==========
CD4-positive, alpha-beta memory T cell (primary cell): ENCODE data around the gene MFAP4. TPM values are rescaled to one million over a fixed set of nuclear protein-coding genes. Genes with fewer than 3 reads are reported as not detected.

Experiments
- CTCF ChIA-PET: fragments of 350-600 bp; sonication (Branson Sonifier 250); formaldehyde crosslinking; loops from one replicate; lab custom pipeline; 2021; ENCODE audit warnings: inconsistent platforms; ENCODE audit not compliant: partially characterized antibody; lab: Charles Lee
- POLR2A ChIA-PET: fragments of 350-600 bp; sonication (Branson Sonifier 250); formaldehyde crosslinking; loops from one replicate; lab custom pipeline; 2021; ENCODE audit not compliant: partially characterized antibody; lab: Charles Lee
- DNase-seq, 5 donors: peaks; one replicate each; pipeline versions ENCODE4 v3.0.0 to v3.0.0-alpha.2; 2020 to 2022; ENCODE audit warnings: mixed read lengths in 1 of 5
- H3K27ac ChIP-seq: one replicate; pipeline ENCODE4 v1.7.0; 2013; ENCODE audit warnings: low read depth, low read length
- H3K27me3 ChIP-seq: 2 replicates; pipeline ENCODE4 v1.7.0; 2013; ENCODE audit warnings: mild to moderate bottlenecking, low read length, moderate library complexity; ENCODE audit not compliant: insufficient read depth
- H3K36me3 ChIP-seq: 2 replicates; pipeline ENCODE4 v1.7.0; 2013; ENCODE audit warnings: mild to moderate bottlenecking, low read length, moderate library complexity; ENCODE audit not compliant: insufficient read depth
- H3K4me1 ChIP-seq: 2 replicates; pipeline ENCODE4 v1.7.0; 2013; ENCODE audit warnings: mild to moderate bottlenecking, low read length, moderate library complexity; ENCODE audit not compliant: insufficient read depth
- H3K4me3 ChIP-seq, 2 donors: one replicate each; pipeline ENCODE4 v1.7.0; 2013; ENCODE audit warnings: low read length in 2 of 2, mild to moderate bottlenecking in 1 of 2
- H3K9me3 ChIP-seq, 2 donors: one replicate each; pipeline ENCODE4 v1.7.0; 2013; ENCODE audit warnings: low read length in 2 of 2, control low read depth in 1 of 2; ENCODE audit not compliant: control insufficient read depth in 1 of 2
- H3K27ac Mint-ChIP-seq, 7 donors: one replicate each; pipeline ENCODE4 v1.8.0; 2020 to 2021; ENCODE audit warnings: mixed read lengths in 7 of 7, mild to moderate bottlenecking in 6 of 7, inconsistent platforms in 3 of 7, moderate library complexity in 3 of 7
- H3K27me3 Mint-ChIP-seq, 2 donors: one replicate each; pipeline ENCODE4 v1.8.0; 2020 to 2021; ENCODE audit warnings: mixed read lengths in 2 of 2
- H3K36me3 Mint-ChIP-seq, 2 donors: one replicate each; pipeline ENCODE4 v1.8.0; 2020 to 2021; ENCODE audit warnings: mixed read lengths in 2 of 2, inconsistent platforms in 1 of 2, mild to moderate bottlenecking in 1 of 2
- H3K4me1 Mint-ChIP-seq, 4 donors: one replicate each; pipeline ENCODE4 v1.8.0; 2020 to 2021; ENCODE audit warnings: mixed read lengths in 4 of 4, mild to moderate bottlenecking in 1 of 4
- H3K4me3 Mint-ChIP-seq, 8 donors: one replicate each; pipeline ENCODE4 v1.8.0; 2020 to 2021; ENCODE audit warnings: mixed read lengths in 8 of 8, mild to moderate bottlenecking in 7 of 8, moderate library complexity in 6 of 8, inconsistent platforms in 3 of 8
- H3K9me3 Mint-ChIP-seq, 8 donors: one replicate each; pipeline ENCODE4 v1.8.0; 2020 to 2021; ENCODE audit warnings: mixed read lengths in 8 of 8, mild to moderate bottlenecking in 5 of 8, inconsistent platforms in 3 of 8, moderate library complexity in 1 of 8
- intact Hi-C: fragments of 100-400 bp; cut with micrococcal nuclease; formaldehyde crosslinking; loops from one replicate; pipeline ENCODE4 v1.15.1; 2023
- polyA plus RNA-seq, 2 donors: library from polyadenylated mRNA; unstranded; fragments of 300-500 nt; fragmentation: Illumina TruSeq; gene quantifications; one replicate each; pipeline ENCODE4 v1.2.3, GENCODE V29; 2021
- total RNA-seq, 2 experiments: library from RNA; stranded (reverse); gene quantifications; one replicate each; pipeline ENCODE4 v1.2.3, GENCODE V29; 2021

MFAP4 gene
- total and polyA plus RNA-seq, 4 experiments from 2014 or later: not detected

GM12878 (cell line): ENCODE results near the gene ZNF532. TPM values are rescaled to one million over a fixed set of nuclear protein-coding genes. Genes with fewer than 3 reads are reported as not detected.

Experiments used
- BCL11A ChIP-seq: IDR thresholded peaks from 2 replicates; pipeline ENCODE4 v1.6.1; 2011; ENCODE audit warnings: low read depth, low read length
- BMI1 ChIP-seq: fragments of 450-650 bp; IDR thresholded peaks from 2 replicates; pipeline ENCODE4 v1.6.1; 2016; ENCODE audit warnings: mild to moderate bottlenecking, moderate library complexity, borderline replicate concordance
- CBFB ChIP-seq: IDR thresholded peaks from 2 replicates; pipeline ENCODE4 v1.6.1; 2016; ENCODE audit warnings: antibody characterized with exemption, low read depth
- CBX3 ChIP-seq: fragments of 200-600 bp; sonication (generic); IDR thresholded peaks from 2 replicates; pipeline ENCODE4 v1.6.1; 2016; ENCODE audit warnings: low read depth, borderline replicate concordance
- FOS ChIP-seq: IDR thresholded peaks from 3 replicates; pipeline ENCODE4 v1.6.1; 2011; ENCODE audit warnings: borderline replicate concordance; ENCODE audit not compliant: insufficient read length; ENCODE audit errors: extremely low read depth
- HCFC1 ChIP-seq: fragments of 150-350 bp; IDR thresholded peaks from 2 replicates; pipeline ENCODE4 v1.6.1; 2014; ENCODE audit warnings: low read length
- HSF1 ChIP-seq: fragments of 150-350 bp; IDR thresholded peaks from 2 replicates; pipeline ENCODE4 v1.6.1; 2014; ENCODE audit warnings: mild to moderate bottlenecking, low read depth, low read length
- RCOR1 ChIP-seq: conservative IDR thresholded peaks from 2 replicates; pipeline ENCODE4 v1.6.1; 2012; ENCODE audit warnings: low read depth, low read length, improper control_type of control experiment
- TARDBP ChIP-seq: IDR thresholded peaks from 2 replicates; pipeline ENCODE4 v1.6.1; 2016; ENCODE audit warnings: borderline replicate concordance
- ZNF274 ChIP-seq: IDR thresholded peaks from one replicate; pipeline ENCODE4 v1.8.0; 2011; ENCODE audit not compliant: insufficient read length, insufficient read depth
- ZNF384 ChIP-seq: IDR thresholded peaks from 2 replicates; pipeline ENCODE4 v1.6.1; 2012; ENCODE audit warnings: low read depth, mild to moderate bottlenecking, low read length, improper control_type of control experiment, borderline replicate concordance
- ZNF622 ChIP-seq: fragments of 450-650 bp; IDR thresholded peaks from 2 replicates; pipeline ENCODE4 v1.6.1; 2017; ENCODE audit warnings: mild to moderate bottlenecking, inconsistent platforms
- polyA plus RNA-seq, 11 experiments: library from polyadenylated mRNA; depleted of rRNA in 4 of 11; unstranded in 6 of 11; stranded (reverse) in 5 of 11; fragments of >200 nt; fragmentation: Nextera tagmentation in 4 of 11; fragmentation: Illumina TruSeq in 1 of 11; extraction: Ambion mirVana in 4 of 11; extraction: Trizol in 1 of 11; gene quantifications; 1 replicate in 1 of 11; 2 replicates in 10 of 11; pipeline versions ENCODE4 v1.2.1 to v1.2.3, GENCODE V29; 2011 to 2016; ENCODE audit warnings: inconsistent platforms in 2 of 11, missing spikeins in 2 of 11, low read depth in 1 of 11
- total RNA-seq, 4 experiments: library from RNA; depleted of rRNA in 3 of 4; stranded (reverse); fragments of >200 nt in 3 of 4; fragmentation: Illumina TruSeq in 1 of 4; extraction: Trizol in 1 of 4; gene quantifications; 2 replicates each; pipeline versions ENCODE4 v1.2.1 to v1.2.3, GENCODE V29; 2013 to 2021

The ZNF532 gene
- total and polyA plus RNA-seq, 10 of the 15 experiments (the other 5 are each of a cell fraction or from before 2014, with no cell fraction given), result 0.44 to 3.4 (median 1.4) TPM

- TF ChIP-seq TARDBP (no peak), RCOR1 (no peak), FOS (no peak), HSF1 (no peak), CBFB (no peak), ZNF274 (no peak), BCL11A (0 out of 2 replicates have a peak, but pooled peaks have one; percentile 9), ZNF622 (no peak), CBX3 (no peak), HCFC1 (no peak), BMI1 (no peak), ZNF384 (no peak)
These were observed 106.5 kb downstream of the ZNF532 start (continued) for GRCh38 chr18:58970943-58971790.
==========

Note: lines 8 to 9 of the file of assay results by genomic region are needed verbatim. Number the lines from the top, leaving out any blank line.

- H3K36me3 ChIP-seq: 2 replicates; pipeline ENCODE4 v1.7.0; 2013; ENCODE audit warnings: mild to moderate bottlenecking, low read length, moderate library complexity; ENCODE audit not compliant: insufficient read depth
- H3K4me1 ChIP-seq: 2 replicates; pipeline ENCODE4 v1.7.0; 2013; ENCODE audit warnings: mild to moderate bottlenecking, low read length, moderate library complexity; ENCODE audit not compliant: insufficient read depth